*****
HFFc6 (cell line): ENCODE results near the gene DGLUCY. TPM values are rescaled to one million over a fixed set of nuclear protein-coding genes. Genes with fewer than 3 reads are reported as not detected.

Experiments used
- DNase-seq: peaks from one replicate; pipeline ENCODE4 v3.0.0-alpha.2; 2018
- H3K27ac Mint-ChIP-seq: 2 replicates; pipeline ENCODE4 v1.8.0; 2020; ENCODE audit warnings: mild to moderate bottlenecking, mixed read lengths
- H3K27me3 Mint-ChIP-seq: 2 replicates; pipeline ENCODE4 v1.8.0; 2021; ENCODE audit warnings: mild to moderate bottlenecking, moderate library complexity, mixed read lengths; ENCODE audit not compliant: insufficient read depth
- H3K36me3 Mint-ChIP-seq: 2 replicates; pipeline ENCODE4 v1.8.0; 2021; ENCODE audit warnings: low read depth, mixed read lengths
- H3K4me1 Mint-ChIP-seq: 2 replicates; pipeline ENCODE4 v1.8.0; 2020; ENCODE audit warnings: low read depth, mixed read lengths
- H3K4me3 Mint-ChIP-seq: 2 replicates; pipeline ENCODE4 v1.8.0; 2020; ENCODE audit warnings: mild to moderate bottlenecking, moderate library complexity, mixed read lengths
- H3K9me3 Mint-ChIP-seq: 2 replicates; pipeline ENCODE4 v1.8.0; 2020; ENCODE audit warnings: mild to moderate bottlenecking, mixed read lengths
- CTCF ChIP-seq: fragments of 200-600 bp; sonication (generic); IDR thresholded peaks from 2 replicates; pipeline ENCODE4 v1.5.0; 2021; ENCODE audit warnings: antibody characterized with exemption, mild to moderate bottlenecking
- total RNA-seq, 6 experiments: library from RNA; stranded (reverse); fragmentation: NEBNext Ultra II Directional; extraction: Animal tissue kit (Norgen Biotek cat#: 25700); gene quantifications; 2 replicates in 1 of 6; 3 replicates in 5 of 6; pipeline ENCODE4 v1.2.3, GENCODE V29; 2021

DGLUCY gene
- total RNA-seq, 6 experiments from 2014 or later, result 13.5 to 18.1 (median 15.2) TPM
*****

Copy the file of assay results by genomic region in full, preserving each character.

HFFc6 (cell line): ENCODE results near the gene DGLUCY. TPM values are rescaled to one million over a fixed set of nuclear protein-coding genes. Genes with fewer than 3 reads are reported as not detected.

Experiments used
- DNase-seq: peaks from one replicate; pipeline ENCODE4 v3.0.0-alpha.2; 2018
- H3K27ac Mint-ChIP-seq: 2 replicates; pipeline ENCODE4 v1.8.0; 2020; ENCODE audit warnings: mild to moderate bottlenecking, mixed read lengths
- H3K27me3 Mint-ChIP-seq: 2 replicates; pipeline ENCODE4 v1.8.0; 2021; ENCODE audit warnings: mild to moderate bottlenecking, moderate library complexity, mixed read lengths; ENCODE audit not compliant: insufficient read depth
- H3K36me3 Mint-ChIP-seq: 2 replicates; pipeline ENCODE4 v1.8.0; 2021; ENCODE audit warnings: low read depth, mixed read lengths
- H3K4me1 Mint-ChIP-seq: 2 replicates; pipeline ENCODE4 v1.8.0; 2020; ENCODE audit warnings: low read depth, mixed read lengths
- H3K4me3 Mint-ChIP-seq: 2 replicates; pipeline ENCODE4 v1.8.0; 2020; ENCODE audit warnings: mild to moderate bottlenecking, moderate library complexity, mixed read lengths
- H3K9me3 Mint-ChIP-seq: 2 replicates; pipeline ENCODE4 v1.8.0; 2020; ENCODE audit warnings: mild to moderate bottlenecking, mixed read lengths
- CTCF ChIP-seq: fragments of 200-600 bp; sonication (generic); IDR thresholded peaks from 2 replicates; pipeline ENCODE4 v1.5.0; 2021; ENCODE audit warnings: antibody characterized with exemption, mild to moderate bottlenecking
- total RNA-seq, 6 experiments: library from RNA; stranded (reverse); fragmentation: NEBNext Ultra II Directional; extraction: Animal tissue kit (Norgen Biotek cat#: 25700); gene quantifications; 2 replicates in 1 of 6; 3 replicates in 5 of 6; pipeline ENCODE4 v1.2.3, GENCODE V29; 2021

DGLUCY gene
- total RNA-seq, 6 experiments from 2014 or later, result 13.5 to 18.1 (median 15.2) TPM